Freedom Foundation

The City of Portland and the Evolution of Public Records

Portland has shown once again that it doesn’t really regard public records as public.

After a bizarre series of events last year that resulted in the city forking over $22,000 in legal fees to the Freedom Foundation, driven more by government union directed hate than any kind of rational policy considerations, the city of Portland has lost another court case dealing with public records.

It’s become clear from a Multnomah County Circuit Court ruling, reported in the Portland Mercury, that the city:

  • creates artificially high, “worst-case” estimates for public records requests, using salaries of very highly paid employees as the basis for the estimate; and,
  • has no mechanism to refund the requester in cases where the request costs less than the estimate.

Oregon law on public records is clear and refreshingly plainspoken:

“The public body may establish fees reasonably calculated to reimburse the public body for the public body’s actual cost of making public records available, including costs for summarizing, compiling or tailoring the public records, either in organization or media, to meet the request.”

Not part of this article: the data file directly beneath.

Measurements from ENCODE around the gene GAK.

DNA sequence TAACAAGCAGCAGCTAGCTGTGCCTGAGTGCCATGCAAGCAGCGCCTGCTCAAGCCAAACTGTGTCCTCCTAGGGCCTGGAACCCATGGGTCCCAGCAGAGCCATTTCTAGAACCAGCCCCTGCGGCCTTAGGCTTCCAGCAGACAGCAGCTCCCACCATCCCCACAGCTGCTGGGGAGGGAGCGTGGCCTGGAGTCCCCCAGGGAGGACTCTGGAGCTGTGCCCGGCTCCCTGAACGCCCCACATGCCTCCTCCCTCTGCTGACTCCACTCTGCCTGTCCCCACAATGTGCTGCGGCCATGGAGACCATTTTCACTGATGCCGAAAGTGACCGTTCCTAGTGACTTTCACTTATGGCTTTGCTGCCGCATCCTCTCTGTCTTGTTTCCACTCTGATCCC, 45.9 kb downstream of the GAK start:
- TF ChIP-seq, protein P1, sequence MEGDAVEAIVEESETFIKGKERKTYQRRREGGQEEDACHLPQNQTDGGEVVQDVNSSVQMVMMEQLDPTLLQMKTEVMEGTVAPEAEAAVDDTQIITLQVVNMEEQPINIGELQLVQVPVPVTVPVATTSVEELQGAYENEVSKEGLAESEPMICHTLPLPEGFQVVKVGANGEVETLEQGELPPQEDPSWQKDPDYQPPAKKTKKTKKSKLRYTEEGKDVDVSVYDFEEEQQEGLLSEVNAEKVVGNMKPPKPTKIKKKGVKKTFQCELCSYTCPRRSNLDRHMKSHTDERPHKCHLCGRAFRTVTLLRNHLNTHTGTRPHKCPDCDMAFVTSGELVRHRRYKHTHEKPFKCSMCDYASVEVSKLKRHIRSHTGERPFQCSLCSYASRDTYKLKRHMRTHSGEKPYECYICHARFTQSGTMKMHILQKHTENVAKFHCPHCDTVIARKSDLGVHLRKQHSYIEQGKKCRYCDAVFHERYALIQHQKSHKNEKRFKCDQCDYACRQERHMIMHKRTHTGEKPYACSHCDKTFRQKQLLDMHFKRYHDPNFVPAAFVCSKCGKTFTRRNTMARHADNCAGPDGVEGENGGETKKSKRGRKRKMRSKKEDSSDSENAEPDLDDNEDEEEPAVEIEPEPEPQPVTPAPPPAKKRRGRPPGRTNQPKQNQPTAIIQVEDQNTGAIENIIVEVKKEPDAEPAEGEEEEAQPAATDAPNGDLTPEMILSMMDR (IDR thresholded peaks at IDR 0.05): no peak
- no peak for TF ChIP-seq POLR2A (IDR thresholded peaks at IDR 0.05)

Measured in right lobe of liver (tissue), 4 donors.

It’s more than disappointing that Portland bureaucrats aren’t just fighting a particular records request; in fact, the city has a systemwide policy to slow walk the process for delivering public records.

We need to be moving a different direction.

We’ve evolved from the days of a clerical bureaucrat leafing through dead-tree file folders to a new era of a technical bureaucrat writing a simple search query — just like you’ve probably done on your own personal email account.

It’s simple to do, takes very little time, and the justification for charging the public is less and less defensible. Right now, the procedures for requesting public records resemble nothing so much as a game of “go fish.”

Nearly everything is public, but it’s not well indexed or cataloged, so when the taxpayers want information, they must guess. Consequently, public records requests look like, “Any and all documents from X containing the keywords Y or Z.”

Imagine a system in which you go to a web page, select a municipality, then select a city employee — like, say, Mayor Ted Wheeler or Historic Landmarks Commission member Wendy Chung. This essentially redirects you to a read-only version of their email account.

Can you imagine the impact this would have on the ability of the media to do their job?

We need to be moving in this direction.